As anyone who takes violent blows to the face in a professional capacity can tell you, the sensation is absolutely maddening.
I’m a reasonable man, make no mistake. Although it’s common to say that a person in a temper sees red, I beg to differ. I’ve been getting hit long enough to know, and I’ve never once basked in crimson or lost myself in a scarlet mist. I just take a deep breath, then destroy everything that comes in my way.
The Prophet Club is small, crammed into the basement level of one of the narrow brick buildings in the warehouse district. It smells like groundwater and rot, with a splash of bleach on top, and a few sharp, sour notes where spilled alcohol has soaked into the floor. It belongs to Gremory the Wise and as I belong to him, the door is my responsibility.
On a Tuesday, I wouldn’t have let them in—too easy to go berserk in a half-empty club with a bad jukebox and me, just one minor demon, to see that everyone behaves. But it’s Saturday, and the bar is full, and I see what they are but don’t think much about it. Three fiends with wicked teeth and cold, ash-gray skin. They’d have to be mad to reveal their devilry for all and sundry.
But optimism, as they say, is the sin of babes and fools. It doesn’t occur to me that they might be hunting until it’s already much too late.
The girl is a wispy little thing, with brown hair and cheekbones to write songs about. She’s wearing a flannel jacket and cracked motorcycle boots. Sitting all the way down at the end of the bar like she’s waiting for someone, or else, working hard at disappearing.
The tallest fiend moves toward her and I leave my post and follow. What they do in the expanse of the city is their own business, but at Prophet, no one eats unless Gremory says so. When I take the fiend by his sleeve, he turns with an impatient sigh.
“What cause has a negligible creature like you to get mixed up in all this?” he says, looking down at me with pale eyes. “Not meaning any offense, of course.” His gaze is traveling over the indisputable evidence of my tattoos. Servant tattoos, and he knows it.
“None taken,” I say. “It’s a job.”
I say it with the modest inflection of a hireling, knowing they won’t understand. In those words, they’ll hear surrender, a drawing-back. They hear retreat, when nothing could be farther from the truth. I’m loyal to the club the way a junkyard dog doesn’t want the iron and the scrap-metal for itself. Nothing in the sagging derelict building is mine, but I’ll be flayed by my own hand if anyone else will take anything out of the Prophet without permission.
He’s already back to eyeing the broken little thing—slavering after her blood. He raises a hand and the other two obey, shoving me against the wall, as he goes straight for the girl. He comes up behind her so fast his reflection is just a pale whisper in the long mirror. He grabs her one-handed, fist tangling in her hair. When he drags her off the barstool, her heels strike the floor with an echo like twin gunshots.
The others are standing too close, reeking with the fetid stink of blood-drinkers. “Your grooming leaves something to be desired,” I say to the nearest one, and hope my smile is rude enough.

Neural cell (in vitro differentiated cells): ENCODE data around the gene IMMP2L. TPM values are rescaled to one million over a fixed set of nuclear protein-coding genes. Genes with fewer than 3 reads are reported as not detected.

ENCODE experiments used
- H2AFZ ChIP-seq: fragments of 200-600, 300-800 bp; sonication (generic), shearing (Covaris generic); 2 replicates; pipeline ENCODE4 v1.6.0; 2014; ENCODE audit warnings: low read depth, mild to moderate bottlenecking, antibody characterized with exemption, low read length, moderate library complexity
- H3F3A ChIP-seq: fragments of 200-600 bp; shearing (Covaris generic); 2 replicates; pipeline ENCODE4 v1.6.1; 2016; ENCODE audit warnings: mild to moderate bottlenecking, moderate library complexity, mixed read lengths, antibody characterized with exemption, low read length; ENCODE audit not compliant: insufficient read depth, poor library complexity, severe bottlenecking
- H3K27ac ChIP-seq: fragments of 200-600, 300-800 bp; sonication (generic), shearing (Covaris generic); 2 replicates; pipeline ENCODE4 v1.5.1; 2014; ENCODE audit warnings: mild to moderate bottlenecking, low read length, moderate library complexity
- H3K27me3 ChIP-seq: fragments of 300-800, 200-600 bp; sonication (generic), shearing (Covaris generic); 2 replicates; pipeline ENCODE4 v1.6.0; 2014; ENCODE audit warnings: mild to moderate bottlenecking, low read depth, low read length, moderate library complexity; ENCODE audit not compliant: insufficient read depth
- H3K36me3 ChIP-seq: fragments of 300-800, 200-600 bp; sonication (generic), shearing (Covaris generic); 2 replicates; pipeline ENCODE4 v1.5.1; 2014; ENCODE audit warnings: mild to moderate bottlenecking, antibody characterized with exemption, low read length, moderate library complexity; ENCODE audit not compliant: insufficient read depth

He hits me just below the eye, sending tiny points of light dancing through my head and I can’t stop smiling. The rage is on me like a coat of armor. I drop him with my elbow and commence to kicking him with a pleasure bordering on obscene. This is fury, pure and undiluted. This is what I live for.
The second grabs for me—a grievous mistake—and then I’m on top of him, knees digging into his shoulders. In the dim light, his blood is so dark, so red it’s almost purple. I swing until he stops moving. In the ebb and swell of my own mouthwatering wrath, I look up.
The third fiend still stands by the bar, girl dangling from his clenched hand. He’s smiling. This was his game from the start. He doesn’t care for petty allegiance, for his friends. More flesh for him, if they can’t get back up. The girl is dead. Oh sure, she’s thrashing around with a heartbeat and a cascade of screams, but she’s five seconds away from cold-on-a-slab if I don’t reach him and I’ve got no space, no time to do it. His claws are out. She’s too shaken to run and too weak to overpower him.
Then, like a magic trick, there’s something sharp and shiny in her hand and I see that she’s produced a third option. She’s holding a little caping knife, the kind you’d use for skinning meat. She doesn’t stick him in the calf, which would yield pain all right, but do nothing to slow him down. Instead, she brings her hand around the back of his ankle, slashing at the tendon. The strike isn’t practiced or graceful. But it’s smart.
He howls and drops her, and before he can collect himself, I catch him by the back of his coat and spin him around. He’s not smiling anymore. I’m not the little minor demon with the third-rate job and the dark blue servant tattoos. I’m rampageous and vicious. I want to drink him like black flower nectar, break him in pieces all over the floor. And I do.
The aftermath is strangely colorless. The girl sits with her back to the gouged front of the bar, staring out at the carnage. The bodies of the three fiends seem to float on surface of dark, spreading pools. People are screaming from a million miles off—senseless, pointless. I stand over her, breathing in heavy gasps, blood all over my hands. Her eyes are two glowing embers and I want to retreat there. I want to burn down buildings in her name.
She’s still holding the caping knife, but not as though she knows it’s in her hand.
I feel myself get small again and wait for her to run. Her mouth is open in a kind of dull wonder, looking up at me.
She doesn’t move.